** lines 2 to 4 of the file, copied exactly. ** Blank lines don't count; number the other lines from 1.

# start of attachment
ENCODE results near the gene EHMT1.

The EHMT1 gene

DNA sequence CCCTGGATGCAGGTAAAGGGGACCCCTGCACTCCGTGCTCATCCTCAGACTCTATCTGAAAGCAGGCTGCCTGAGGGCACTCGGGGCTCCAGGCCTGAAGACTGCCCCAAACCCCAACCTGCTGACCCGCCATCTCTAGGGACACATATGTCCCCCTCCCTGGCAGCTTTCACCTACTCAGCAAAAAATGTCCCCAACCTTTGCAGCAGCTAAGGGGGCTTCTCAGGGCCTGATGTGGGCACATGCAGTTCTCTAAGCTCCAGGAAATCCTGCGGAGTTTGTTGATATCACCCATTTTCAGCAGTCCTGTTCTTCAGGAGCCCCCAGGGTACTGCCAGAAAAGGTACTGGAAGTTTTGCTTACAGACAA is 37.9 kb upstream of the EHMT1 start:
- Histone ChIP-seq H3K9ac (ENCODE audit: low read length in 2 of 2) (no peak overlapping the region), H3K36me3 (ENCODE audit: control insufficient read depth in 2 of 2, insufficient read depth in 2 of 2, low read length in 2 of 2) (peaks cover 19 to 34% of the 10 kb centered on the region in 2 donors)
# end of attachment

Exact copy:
The EHMT1 gene

DNA sequence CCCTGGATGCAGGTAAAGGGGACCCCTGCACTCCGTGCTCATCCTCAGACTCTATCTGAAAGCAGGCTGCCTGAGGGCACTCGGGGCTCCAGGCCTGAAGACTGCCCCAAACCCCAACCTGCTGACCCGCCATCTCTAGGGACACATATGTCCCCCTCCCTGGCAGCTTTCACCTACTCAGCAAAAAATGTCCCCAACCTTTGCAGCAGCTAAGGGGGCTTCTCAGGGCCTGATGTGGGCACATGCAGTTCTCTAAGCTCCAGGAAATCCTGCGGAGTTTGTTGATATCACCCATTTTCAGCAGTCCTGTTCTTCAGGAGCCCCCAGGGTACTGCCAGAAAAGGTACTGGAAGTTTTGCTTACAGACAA is 37.9 kb upstream of the EHMT1 start:
- Histone ChIP-seq H3K9ac (ENCODE audit: low read length in 2 of 2) (no peak overlapping the region), H3K36me3 (ENCODE audit: control insufficient read depth in 2 of 2, insufficient read depth in 2 of 2, low read length in 2 of 2) (peaks cover 19 to 34% of the 10 kb centered on the region in 2 donors)